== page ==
Working to reduce alcohol harm

Men and alcohol

Irish men have very high levels of alcohol consumption and also a consistent pattern of binge drinking, defined as drinking at least six standard drinks on one drinking occasion, which is especially dangerous to health and wellbeing.

The World Health Organisation’s (WHO) Global status report on alcohol and health 2014 found that almost two thirds of Irish men (62.4%) who drink alcohol had engaged in binge drinking in the previous month. Alcohol is the world’s leading risk factor for death among males aged 15-59, according to the WHO.

One in four deaths of young men aged 15-39 in Ireland is due to alcohol.  For further information on the health risks associated with alcohol, follow this link.

Irish men’s alcohol consumption

The Health Research Board’s National Alcohol Diary Survey found that:

  • Almost two-thirds (63.9%) of males started drinking alcohol before the age of 18 years.
  • Four-in-five (80.3%) male drinkers, consumed six or more standard drinks on the occasion that they consumed the highest number of standard drinks in the last year.
  • One-third of male drinkers who consumed alcohol in the week prior to the survey, drank more than the HSE’s recommended low-risk weekly drinking guidelines (i.e. more than 17 standard drinks).
  • This measure was highest in the 18 to 24 years age group, with 43.8% of young men drinking more than the recommended weekly guidelines.
  • One-in-eight (12.9%) men and consumed more than the recommended weekly guidelines in a single day in the week prior to the survey.
  • This measure was, once again, highest in the 18to 24 years age group, with one-in-four (27.9%) young men drinking more than the recommended weekly guidelines in a single day.
  • Beer was the most common type of alcohol consumed by men of all age groups (76.7%). Cider was consumed by more than one-in-five young adults (22.5%).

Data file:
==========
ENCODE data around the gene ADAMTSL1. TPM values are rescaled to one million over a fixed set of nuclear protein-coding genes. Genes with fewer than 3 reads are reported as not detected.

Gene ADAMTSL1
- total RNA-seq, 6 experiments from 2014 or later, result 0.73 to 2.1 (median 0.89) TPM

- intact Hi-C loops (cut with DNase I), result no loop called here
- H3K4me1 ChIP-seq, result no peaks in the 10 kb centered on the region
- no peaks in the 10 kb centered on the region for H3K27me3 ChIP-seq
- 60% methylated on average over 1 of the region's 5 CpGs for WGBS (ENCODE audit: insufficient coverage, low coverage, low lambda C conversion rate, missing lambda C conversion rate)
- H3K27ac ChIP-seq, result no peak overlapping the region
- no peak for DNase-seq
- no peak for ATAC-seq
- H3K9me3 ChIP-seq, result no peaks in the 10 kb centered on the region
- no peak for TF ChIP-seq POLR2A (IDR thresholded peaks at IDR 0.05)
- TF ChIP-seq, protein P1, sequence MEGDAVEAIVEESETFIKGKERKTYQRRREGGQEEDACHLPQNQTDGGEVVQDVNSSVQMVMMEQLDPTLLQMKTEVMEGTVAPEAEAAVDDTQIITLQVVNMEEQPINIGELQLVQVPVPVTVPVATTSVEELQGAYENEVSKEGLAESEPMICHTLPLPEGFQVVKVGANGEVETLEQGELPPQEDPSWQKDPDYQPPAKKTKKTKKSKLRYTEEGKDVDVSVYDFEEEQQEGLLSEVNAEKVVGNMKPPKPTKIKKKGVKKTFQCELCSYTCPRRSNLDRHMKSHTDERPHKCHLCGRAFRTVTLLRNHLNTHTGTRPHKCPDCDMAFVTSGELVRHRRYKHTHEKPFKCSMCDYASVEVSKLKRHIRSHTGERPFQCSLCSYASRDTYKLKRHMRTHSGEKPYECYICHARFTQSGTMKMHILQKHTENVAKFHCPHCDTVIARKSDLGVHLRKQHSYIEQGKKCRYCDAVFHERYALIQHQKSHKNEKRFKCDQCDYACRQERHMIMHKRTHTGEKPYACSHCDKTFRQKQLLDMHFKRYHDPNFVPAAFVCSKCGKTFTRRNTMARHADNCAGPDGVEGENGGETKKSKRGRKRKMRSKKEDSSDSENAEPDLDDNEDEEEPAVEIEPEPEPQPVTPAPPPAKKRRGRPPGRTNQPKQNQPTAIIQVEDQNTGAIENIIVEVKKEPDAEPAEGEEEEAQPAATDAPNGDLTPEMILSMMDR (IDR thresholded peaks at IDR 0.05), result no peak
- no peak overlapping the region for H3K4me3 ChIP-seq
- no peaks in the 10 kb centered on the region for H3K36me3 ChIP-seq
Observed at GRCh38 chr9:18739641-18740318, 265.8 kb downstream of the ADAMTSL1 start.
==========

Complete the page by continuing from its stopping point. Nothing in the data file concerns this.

• Monthly binge drinking in Ireland was most common among males aged 18 to 24 years (67.8%).
  • Three in ten (29.9%) drinkers experienced at least one of the eight harms as a result of their own alcohol use, with men 1.5 times more likely than women to report harms (men 35.7%, women 24.1%).
  • 18% of men experienced at least one of the five harms as a result of someone else’s alcohol use.

The low-risk weekly recommended guideline for alcohol consumption for men is no more than 17 standard drinks a week, spread out over the course of a week, with at least two to three alcohol-free days.

Boost your health with the help of Alcohol Action Ireland’s  information leaflet Men & Alcohol: Making the Drink Link, which includes key facts that are good to know and lists some handy tips to help cut down your alcohol intake.

The Healthy Ireland Survey 2015 found that:

  • Men drink more frequently than women – 60% of men who drink do so at least weekly, compared with 46% of women.
  • Men across all age groups drink more frequently than women, however the difference is smallest amongst those aged 15 to 24 (men: 42%, women: 36%) and 35 to 44 (men: 54%, women: 47%).
  • Those drinking alcohol consume on average 5.6 standard drinks on a typical drinking occasion. The average is higher for men (7.2) than women (3.9).